Form of the sake cup

The unique shape of traditional sake-drinking vessels outline the broad categories of sake cup forms. “We cannot generalise the characteristics of each cup due to many variations – such as the material used. However, there are general guidelines to matching the right cup to different sakes,” shares Tan.

Saucer-like cups such as the sakazuki – generally used during traditional ceremonies such as weddings – have a larger flat surface that makes it well suited for serving warm sake. Tan also notes that its design allows the sake’s aroma to be appreciated immediately upon pouring. Sakazukis usually hold just a few sips of sake at a time. For traditional sake-drinking, bowl-shaped guinomi or ochoko cups with a narrower base and a wide mouth are more suitable. Like the sakazuki, its wide rim gives the sake greater surface area to breathe, thus helping to bring out a mellower taste while highlighting its aroma. Other shapes that help to accentuate the sake’s aroma include horn-shaped cups that are perfect for daiginjos, which are prized for their perfume.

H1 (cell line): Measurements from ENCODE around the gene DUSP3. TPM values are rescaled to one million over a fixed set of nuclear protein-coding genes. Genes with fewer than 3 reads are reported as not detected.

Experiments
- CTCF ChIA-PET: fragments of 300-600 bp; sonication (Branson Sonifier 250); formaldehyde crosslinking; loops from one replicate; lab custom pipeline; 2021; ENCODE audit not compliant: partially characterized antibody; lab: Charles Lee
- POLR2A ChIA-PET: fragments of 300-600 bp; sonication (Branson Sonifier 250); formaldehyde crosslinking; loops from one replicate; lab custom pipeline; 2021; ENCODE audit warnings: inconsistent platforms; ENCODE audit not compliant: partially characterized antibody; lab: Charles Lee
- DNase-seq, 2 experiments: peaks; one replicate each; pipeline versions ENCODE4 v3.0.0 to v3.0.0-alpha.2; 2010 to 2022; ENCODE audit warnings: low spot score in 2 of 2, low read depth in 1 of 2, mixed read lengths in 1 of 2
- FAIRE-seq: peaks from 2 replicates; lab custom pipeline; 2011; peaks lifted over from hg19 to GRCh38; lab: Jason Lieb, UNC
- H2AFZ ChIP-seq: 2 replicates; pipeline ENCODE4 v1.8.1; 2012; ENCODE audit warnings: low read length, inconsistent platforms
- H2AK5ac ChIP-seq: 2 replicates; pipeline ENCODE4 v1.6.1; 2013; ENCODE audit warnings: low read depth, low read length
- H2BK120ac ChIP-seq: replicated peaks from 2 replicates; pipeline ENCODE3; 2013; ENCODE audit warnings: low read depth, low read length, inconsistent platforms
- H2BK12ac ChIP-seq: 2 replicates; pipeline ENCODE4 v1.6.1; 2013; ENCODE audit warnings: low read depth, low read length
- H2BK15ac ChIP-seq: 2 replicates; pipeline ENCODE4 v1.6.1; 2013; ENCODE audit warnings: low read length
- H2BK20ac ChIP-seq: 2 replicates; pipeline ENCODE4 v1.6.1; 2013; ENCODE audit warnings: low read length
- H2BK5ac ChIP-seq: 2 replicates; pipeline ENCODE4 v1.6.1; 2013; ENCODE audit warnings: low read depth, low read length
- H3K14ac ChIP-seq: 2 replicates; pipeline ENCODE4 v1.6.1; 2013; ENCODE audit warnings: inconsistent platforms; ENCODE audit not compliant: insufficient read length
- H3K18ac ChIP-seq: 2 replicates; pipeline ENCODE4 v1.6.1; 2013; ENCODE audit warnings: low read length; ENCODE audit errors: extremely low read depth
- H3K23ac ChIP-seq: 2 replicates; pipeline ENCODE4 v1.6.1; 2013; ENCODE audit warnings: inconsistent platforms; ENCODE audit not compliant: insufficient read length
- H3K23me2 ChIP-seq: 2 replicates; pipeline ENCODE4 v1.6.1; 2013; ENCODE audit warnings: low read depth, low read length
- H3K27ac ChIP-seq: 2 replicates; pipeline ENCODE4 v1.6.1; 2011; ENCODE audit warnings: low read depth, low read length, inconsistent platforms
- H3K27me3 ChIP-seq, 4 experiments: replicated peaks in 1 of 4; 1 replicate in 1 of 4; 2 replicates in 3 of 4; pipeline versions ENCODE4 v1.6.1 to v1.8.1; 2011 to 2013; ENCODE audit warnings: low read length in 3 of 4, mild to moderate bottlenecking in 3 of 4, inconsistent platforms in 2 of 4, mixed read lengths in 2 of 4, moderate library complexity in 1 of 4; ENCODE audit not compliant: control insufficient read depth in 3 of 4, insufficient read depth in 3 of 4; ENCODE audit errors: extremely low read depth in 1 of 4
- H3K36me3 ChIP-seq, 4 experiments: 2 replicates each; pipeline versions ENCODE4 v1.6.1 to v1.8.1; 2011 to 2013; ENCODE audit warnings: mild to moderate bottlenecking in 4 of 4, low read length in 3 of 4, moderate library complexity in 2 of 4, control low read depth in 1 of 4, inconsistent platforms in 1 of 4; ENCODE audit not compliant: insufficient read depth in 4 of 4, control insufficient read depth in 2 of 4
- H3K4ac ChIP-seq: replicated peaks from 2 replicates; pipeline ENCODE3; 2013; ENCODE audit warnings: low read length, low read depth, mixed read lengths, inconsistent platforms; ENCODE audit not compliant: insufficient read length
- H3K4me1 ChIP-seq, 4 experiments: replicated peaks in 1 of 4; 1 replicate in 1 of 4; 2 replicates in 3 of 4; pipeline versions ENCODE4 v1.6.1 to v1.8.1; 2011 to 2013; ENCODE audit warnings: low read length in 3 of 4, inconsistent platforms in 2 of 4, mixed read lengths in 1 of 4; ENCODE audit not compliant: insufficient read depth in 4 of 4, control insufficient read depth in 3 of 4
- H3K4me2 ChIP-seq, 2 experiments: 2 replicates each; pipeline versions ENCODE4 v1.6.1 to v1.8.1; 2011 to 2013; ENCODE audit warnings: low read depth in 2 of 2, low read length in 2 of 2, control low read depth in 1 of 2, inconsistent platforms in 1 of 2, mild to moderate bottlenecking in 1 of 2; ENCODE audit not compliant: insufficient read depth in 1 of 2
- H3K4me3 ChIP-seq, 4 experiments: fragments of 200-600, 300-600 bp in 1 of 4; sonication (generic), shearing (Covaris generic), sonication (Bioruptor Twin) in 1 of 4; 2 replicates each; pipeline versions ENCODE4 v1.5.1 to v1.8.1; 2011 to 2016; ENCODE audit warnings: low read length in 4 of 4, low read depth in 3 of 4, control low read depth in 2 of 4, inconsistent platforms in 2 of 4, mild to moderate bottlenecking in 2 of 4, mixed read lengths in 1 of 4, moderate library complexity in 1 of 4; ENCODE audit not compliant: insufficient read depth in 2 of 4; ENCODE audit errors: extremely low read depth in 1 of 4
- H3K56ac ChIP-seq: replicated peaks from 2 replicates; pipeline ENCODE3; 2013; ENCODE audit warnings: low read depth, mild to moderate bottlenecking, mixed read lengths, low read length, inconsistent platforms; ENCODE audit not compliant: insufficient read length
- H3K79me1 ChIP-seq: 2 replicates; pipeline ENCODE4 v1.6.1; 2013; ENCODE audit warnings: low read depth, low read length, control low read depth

Conversely, bud-shaped cups with a slightly narrower mouth helps to hold back the perfume of the sake so that one can slowly appreciate the aroma while sipping on the sake. Sake cups of this form are preferred for savouring the nuanced nose and palate of aged sakes.

A sake glass set with clean, modern lines
A sake glass set with clean, modern lines

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Wine glasses as sake cups

“Drinking sake from wine glasses has become a norm recently,” observes Tan, citing influences from wine drinkers who love to swirl their wines before drinking. “In a traditional izakaya, the server will present a tray of ochoko of various sizes, shapes, materials and finishing for you to choose from, with each bottle or carafe of sake ordered. In those situations, it’s more authentic to drink the sake that way, instead of from a wine glass.

However, with globalisation and increasing popularity of sake in the Western part of the world, we are seeing the designs of the sake glasses to take on a more modern interpretation.” Norman also notes the emergence of speciality sake glasses, such as Usuhari Daiginjo Glass and the Riedel Junmai Glass released in 2018.